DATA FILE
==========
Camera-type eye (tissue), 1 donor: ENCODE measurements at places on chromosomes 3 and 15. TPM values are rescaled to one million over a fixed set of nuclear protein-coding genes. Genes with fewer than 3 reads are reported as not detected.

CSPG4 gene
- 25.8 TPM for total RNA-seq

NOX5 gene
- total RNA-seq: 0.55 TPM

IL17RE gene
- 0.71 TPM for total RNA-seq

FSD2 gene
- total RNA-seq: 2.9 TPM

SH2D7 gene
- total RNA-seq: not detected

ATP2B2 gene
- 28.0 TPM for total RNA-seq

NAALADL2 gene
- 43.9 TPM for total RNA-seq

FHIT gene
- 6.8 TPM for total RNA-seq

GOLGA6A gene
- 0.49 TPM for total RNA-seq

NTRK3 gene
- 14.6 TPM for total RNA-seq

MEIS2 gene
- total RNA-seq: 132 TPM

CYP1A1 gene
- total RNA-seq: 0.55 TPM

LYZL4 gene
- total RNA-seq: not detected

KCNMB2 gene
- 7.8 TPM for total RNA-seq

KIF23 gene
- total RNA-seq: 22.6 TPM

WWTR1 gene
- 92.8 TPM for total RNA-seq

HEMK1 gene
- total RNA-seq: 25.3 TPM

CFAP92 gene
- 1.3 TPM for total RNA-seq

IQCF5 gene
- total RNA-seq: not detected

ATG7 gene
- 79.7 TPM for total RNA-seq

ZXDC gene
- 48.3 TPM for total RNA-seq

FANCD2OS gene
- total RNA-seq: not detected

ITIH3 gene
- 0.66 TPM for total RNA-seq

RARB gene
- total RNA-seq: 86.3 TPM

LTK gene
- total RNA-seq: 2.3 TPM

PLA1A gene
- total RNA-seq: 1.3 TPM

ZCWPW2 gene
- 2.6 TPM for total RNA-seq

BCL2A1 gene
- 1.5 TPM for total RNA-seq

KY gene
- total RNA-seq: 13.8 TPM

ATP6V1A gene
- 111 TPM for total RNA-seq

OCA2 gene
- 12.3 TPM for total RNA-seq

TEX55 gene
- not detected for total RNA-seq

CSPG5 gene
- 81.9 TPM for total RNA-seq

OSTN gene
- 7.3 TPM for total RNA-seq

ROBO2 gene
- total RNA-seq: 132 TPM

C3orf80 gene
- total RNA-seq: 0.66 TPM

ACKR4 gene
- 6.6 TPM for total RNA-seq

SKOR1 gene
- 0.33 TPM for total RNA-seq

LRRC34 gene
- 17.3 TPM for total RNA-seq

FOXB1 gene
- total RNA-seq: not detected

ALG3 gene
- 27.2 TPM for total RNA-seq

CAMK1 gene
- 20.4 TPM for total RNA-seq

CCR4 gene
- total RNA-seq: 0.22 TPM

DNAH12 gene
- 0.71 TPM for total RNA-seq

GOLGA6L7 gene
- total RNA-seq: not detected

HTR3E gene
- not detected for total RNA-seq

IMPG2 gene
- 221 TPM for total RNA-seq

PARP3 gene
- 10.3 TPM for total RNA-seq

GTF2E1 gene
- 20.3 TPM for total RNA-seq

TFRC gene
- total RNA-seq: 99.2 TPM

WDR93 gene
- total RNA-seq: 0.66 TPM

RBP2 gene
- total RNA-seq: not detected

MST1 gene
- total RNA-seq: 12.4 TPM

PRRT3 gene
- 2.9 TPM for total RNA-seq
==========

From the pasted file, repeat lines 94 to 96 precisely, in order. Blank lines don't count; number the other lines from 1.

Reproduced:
IMPG2 gene
- 221 TPM for total RNA-seq

PARP3 gene